I do have a PC 2" brad nailer which probably gets used more than anything...but I still pull out the stapler for things like cabinet backs and upholstery/carpet (great for cat perches and scratchers) stuff. And the finish nailer gets used all the time on bigger projects.
 
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Old 01-23-10, 11:39 AM
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OK, I see progress here.

Now what am I going to need besides the screwgun, as far as a nail gun to install these kitchen cabinets and trim/moulding. Do I go with a brad or finish?
 
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Old 01-23-10, 04:12 PM
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Vic, my brain knew what I was saying even if my typing fingers didn't

If you think you'll have little use for a nail gun besides the thin moulding used with cabinetry - a pin nailer should be fine. A finish nailer might be a tad big for cabinet trim but if you plan to install baseboard or crown moulding later - you'll want the bigger 15 or 16 guage nailer.
 
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Old 01-23-10, 05:28 PM
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So are you saying the finish nailer is a better all around tool than the brad nailer? Is it going to work for my cabinet job?

Originally Posted by marksr View Post
Vic, my brain knew what I was saying even if my typing fingers didn't

If you think you'll have little use for a nail gun besides the thin moulding used with cabinetry - a pin nailer should be fine. A finish nailer might be a tad big for cabinet trim but if you plan to install baseboard or crown moulding later - you'll want the bigger 15 or 16 guage nailer.
 
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Old 01-23-10, 05:43 PM
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Wow...zizanio..that's not what he said at all. He said a pin nailer might be best. I think a brad nailer might be a better choice as you have a wider range of lengths and applications.

You should stop by some stores on the weekend..sometimes they have demo's going on. Call and ask if they can demonstrate. We used to do it all the time.

A finish nailer is a bit more versatile..but as has been explained..it depends on the trim and the usage....it will split smaller moldings and is overkill for the usage you asked about. You still haven't said exactly what trim you mean..have you?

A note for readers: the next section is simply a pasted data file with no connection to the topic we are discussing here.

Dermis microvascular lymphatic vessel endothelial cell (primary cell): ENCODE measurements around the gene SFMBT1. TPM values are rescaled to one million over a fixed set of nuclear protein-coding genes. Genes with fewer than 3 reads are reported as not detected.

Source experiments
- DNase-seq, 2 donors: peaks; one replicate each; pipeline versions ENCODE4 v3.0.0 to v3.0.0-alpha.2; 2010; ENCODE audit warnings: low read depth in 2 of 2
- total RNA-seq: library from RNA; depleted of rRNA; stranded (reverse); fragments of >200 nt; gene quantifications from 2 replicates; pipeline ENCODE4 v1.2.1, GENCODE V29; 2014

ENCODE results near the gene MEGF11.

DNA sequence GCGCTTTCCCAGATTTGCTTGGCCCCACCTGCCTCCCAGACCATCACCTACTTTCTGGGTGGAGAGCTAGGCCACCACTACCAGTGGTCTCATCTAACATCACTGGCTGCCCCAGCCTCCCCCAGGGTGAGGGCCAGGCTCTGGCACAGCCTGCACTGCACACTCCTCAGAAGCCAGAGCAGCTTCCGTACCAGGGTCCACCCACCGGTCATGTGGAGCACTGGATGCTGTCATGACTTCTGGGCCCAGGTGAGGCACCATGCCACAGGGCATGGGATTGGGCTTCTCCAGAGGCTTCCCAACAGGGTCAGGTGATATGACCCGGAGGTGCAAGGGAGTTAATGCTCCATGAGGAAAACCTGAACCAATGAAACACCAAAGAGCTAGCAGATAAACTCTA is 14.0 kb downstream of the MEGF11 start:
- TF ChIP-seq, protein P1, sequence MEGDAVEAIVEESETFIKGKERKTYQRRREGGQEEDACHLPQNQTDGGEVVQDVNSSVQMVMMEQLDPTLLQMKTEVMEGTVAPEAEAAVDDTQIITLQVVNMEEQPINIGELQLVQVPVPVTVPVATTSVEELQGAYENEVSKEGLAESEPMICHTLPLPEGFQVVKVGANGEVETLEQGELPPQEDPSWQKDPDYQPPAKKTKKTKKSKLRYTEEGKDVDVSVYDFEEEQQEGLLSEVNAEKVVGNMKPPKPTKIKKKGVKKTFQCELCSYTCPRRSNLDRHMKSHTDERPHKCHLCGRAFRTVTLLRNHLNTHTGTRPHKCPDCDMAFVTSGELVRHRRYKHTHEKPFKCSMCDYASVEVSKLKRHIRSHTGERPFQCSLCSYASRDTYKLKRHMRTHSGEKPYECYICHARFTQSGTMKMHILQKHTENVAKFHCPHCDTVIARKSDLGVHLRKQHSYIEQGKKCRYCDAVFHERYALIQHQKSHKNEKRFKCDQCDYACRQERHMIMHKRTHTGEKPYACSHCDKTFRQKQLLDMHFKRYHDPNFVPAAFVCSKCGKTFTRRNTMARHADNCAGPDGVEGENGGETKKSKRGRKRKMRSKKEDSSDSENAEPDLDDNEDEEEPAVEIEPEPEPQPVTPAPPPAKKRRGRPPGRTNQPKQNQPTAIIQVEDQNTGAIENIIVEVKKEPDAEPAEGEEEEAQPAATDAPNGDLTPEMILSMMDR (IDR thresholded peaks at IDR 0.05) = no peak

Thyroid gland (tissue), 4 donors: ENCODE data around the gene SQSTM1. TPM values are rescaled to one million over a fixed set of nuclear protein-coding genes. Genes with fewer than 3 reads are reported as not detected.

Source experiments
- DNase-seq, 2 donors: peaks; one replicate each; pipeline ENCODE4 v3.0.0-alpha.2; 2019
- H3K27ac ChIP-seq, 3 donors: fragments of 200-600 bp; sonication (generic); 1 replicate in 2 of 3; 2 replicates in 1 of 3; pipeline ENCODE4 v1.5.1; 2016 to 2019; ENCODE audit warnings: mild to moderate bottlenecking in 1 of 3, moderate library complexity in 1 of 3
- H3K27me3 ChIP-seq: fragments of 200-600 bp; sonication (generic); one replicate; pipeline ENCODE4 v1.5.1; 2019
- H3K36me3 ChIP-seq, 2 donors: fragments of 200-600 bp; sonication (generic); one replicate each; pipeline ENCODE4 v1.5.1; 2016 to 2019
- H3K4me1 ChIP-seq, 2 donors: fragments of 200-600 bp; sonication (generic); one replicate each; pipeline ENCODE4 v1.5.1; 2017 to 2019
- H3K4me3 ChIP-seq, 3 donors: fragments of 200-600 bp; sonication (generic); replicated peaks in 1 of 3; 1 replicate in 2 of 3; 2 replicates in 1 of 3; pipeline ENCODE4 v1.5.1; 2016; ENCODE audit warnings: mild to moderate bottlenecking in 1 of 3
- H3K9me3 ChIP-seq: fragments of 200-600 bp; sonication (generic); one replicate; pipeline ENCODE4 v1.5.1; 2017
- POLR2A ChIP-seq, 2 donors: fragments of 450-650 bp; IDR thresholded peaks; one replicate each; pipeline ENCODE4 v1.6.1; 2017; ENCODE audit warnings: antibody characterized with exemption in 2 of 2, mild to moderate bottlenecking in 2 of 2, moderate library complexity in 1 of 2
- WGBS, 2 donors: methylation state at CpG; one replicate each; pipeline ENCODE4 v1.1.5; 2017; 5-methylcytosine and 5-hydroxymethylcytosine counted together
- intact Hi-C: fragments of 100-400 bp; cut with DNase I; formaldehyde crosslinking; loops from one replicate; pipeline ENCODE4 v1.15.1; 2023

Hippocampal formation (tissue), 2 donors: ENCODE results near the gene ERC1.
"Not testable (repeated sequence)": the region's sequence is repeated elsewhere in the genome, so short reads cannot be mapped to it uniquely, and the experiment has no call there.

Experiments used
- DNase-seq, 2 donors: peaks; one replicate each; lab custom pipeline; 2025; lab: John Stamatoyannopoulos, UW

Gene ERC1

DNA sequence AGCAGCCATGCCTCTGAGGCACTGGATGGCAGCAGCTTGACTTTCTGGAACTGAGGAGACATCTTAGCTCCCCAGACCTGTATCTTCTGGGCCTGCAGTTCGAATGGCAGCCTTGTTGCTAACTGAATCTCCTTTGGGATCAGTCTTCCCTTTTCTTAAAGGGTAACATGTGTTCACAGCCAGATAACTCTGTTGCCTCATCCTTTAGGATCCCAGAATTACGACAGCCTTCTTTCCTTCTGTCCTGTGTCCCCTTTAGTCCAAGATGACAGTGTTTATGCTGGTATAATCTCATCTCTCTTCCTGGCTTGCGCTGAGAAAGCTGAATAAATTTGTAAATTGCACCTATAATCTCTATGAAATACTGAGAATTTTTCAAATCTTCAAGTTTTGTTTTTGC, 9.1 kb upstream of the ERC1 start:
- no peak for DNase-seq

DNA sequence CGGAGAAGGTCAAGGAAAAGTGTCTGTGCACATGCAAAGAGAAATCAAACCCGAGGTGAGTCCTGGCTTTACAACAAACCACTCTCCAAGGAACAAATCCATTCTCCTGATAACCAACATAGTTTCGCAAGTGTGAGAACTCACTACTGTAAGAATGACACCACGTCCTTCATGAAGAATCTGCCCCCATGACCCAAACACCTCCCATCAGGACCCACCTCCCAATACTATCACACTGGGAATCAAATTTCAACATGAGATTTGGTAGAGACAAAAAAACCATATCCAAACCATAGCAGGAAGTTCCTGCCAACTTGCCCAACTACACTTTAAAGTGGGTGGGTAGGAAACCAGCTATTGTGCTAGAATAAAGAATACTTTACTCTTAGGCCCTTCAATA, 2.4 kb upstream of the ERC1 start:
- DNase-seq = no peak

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Old 01-25-10, 09:48 AM
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I was at the local HD yesterday playing around and was looking at the nailers. I noticed that the difference between the brad 18 gauge and finish 16 guage nails is unnoticeable or very close at best. That said, wouldnt I be better off with the finish nailer for all around use?
 
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Old 01-25-10, 10:29 AM
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Everything you needed to know has been stated. I don't know what you mean about 16 vs 18 ga...there's quite a difference in head size, shank size, and holding power. Also 16 ga will go up to about 2 1/2" where as I think the longest 18 ga I've seen is 2".

The finish nailer will normally shoot through hardwood trim and into framing w/o bending... sometimes the brad nailer with long nails can curl back on you if they hit a knot or hard spot. Or they may not fully seat and are pretty hard to set flush manually since they are so thin. Better to clip them off flush and drive a new nail.

Now..its already been said...finish nailer is better for thicker trim. If you are only talking about the small edge trim to cover gaps at the wall and ceiling...then the brad nailer with 2" max capacity is plenty and a finish nailer is pretty much overkill. You'd probably only need 1 -1 1/4" brads or less. If you plan on installing crown, chair rail, or base in the future...then why not look at some of the 2 or 3 gun kits? You get a lot more "bang for your buck" in kits most times. Even if you buy one with a compressor many times you will find someone to buy the comp and still come out ahead.

As I said before....I don't think you can beat the Senco kit for $180.

You appear to have made up your mind about getting the finish nailer...so just go buy it and return it if it turns out to be too big, awkward, or overkill for your job (which I believe it will).

You still have never said exactly WHAT trim you plan to install. Asking questions without providing requested followup info is kind of a waste of all our time.
 

Last edited by Gunguy45; 01-25-10 at 11:42 AM.
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Old 01-25-10, 01:06 PM
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Remember once you buy a tool you will wonder how you ever got along with out it. Get both the 16 gauge and the 18 gauge you will find a use for both of them. Besides as stated you can buy the 18 gauge at Harbor Freight for $18 dollars or less. On sale I've seen them for $9.99